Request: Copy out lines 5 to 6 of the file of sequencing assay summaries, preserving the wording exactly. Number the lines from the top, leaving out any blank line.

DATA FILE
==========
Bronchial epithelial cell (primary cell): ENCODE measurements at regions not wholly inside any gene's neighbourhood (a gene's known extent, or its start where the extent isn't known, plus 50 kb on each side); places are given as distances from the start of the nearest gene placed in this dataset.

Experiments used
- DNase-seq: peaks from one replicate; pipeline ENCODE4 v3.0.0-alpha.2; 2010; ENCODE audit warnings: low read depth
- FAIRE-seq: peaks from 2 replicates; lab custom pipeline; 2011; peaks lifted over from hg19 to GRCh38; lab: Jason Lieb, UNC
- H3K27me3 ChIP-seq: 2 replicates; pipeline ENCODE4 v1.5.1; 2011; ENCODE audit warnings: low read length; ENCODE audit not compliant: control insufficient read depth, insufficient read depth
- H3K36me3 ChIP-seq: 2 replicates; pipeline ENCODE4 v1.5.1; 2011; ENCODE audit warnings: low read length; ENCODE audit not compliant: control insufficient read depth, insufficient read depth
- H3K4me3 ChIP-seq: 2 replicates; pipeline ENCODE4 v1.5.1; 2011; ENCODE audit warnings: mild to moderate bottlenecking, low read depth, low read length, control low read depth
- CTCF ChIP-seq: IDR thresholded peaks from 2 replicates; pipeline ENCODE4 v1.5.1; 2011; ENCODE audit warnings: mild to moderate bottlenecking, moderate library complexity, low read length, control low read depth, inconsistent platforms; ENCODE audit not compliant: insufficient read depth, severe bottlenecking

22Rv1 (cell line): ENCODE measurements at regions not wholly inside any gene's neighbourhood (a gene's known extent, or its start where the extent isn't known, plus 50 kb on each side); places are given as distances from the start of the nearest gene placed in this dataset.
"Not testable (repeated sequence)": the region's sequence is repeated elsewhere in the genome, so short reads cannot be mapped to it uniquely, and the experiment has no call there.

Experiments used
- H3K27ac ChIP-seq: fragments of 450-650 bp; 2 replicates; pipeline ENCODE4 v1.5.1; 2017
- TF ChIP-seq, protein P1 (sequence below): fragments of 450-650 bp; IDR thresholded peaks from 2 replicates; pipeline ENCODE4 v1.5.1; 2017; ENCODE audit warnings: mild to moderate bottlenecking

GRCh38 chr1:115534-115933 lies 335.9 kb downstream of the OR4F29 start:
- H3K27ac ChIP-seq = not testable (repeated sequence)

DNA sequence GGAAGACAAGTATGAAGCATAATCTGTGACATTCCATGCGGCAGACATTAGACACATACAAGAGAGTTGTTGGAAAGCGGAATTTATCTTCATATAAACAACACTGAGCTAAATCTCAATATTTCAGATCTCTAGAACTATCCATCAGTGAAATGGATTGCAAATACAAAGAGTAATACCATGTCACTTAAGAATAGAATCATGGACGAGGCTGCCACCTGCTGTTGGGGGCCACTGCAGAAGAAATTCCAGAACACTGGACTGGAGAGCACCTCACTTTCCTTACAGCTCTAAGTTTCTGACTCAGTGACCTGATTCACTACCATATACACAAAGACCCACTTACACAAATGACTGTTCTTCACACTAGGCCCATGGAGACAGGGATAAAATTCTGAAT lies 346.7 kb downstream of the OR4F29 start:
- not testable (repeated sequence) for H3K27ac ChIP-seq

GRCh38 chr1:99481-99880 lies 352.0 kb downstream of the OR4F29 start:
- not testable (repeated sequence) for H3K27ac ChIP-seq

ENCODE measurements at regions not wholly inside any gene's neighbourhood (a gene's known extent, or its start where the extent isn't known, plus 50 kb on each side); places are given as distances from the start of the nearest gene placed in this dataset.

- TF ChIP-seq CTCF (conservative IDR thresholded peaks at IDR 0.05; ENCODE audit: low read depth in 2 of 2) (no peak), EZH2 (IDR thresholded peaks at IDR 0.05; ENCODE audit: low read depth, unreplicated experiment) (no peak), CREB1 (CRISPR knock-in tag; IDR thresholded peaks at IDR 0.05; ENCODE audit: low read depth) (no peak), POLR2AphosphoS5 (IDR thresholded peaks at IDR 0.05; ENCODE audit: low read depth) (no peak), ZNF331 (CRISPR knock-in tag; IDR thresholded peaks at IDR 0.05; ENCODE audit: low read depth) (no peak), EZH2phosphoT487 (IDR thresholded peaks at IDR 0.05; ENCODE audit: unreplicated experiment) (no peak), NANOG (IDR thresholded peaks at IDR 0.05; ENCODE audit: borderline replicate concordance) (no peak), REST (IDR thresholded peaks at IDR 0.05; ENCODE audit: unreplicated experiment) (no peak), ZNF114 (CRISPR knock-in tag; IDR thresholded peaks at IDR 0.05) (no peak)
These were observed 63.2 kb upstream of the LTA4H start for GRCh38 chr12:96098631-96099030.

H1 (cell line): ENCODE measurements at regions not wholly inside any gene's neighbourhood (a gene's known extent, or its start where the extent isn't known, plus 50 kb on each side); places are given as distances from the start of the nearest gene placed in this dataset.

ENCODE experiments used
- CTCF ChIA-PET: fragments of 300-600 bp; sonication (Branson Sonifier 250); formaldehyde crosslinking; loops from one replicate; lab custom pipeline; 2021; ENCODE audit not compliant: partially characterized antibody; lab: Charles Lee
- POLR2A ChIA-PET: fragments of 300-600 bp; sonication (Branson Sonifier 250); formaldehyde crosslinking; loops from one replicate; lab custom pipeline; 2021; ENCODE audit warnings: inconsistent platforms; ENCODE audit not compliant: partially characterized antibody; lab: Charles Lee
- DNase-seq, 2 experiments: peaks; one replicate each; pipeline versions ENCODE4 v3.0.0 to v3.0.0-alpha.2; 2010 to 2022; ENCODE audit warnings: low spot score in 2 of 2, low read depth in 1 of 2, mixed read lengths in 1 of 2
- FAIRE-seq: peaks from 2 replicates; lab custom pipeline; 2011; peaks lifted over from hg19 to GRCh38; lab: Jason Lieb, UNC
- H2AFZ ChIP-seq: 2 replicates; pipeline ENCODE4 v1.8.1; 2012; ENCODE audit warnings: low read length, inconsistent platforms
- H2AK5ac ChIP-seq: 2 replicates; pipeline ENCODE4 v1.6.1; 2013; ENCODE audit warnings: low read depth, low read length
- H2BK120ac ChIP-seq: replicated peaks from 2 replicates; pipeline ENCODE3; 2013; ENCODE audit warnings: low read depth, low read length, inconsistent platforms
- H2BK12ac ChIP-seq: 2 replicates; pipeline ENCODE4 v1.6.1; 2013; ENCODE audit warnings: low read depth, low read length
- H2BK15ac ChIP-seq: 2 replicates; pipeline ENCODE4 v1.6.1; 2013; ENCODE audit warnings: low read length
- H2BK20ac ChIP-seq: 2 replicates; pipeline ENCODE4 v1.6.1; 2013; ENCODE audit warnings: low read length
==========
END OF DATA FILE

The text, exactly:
- H3K27me3 ChIP-seq: 2 replicates; pipeline ENCODE4 v1.5.1; 2011; ENCODE audit warnings: low read length; ENCODE audit not compliant: control insufficient read depth, insufficient read depth
- H3K36me3 ChIP-seq: 2 replicates; pipeline ENCODE4 v1.5.1; 2011; ENCODE audit warnings: low read length; ENCODE audit not compliant: control insufficient read depth, insufficient read depth